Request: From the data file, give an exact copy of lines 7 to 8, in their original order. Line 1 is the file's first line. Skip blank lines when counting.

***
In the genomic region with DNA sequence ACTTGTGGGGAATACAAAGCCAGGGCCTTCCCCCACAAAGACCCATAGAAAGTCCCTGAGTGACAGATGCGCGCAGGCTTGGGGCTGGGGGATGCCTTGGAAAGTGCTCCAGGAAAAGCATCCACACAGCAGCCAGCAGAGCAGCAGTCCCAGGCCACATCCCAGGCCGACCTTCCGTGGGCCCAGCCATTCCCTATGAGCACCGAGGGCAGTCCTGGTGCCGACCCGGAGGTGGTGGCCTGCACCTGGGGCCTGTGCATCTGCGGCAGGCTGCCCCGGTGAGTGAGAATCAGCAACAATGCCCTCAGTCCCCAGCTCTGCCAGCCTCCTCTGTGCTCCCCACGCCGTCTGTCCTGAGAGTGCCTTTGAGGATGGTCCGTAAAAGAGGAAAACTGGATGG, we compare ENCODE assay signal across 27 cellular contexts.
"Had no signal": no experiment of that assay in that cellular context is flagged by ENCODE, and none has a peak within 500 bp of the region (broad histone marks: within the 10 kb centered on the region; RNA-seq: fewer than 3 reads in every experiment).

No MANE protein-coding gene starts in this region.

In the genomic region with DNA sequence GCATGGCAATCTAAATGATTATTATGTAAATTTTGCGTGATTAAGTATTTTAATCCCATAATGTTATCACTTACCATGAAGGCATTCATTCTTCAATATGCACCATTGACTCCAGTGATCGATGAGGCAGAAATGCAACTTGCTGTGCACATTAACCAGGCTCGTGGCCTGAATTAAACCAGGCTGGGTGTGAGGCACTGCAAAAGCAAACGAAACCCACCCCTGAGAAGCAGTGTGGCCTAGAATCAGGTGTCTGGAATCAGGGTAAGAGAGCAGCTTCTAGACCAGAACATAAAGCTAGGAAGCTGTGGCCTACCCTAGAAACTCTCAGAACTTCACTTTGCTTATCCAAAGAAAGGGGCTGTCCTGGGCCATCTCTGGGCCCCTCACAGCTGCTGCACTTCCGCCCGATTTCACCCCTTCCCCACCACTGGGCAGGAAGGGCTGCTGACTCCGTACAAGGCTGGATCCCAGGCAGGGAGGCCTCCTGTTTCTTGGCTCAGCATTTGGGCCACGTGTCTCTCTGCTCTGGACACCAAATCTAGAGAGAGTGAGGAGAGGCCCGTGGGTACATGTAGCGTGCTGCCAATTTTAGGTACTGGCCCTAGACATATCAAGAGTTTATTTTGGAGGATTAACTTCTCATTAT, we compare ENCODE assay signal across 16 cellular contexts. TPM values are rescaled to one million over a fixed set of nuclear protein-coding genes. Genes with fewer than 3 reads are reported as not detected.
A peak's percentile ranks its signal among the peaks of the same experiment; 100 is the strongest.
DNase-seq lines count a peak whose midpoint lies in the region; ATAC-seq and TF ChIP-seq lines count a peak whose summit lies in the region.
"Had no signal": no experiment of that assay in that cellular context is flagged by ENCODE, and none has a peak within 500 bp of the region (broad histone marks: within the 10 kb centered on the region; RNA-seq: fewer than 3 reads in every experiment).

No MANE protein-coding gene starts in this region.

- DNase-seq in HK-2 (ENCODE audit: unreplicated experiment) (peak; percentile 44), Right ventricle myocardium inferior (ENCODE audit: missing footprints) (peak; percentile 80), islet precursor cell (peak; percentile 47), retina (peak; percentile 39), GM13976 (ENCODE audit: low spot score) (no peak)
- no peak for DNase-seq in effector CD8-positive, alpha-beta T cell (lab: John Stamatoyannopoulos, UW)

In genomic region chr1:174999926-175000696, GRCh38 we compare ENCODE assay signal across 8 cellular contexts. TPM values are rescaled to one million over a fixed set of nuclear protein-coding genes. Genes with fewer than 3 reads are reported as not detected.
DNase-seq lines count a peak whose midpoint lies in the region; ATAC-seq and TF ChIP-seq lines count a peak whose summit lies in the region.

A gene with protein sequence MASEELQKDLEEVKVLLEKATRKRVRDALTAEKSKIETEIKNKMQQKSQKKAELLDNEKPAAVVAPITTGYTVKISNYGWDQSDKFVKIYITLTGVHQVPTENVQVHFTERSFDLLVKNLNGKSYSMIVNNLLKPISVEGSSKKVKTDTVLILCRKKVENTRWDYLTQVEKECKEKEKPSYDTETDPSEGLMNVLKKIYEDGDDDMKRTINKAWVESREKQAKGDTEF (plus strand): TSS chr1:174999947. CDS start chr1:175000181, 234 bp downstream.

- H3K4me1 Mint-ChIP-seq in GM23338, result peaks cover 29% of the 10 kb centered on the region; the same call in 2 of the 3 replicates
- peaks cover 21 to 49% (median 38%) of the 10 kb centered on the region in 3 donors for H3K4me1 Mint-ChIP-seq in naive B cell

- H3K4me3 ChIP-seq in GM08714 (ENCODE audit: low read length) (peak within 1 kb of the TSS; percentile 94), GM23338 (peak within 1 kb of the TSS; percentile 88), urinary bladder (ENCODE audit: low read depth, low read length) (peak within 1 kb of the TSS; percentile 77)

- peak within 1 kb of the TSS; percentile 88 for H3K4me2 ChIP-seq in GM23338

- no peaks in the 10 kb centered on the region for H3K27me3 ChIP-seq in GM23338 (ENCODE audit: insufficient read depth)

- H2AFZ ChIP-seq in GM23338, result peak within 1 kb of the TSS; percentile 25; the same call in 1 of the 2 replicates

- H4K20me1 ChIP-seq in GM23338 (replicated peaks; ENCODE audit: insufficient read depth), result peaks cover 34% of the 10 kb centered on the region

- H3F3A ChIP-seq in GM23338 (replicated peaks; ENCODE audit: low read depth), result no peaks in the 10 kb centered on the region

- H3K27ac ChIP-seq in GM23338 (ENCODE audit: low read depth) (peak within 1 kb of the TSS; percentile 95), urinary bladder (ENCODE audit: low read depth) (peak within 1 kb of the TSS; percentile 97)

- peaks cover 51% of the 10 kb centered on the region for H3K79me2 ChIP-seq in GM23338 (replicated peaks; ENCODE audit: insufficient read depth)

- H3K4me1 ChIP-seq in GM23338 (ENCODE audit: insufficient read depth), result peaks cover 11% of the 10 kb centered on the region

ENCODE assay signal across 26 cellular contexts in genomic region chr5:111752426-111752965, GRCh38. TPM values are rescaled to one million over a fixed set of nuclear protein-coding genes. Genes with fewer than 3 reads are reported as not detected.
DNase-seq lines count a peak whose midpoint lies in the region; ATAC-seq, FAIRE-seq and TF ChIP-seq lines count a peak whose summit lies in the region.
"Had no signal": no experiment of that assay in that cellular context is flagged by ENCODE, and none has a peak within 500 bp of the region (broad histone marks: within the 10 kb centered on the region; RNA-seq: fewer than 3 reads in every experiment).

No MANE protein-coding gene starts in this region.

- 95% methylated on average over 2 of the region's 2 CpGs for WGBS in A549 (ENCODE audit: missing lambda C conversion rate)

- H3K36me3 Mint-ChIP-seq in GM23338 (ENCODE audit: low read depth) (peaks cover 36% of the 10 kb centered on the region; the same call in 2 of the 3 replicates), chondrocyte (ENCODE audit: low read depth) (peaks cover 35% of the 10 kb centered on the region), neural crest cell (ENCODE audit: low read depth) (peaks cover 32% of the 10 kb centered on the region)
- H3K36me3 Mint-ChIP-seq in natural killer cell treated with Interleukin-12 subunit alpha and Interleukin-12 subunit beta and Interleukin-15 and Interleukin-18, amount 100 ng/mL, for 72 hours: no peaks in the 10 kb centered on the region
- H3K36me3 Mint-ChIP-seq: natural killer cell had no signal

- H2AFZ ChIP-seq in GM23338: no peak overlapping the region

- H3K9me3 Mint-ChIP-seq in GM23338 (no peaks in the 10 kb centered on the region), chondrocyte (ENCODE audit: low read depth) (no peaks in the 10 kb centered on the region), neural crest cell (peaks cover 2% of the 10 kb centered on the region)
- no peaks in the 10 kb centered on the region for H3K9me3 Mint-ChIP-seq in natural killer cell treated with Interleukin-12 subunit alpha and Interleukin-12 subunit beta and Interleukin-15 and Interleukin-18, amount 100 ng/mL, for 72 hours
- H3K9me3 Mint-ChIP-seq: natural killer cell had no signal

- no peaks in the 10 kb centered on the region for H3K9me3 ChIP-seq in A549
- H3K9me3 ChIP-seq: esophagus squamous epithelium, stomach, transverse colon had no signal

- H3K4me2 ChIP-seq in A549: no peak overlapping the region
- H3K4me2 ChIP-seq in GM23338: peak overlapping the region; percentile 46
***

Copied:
"Had no signal": no experiment of that assay in that cellular context is flagged by ENCODE, and none has a peak within 500 bp of the region (broad histone marks: within the 10 kb centered on the region; RNA-seq: fewer than 3 reads in every experiment).

No MANE protein-coding gene starts in this region.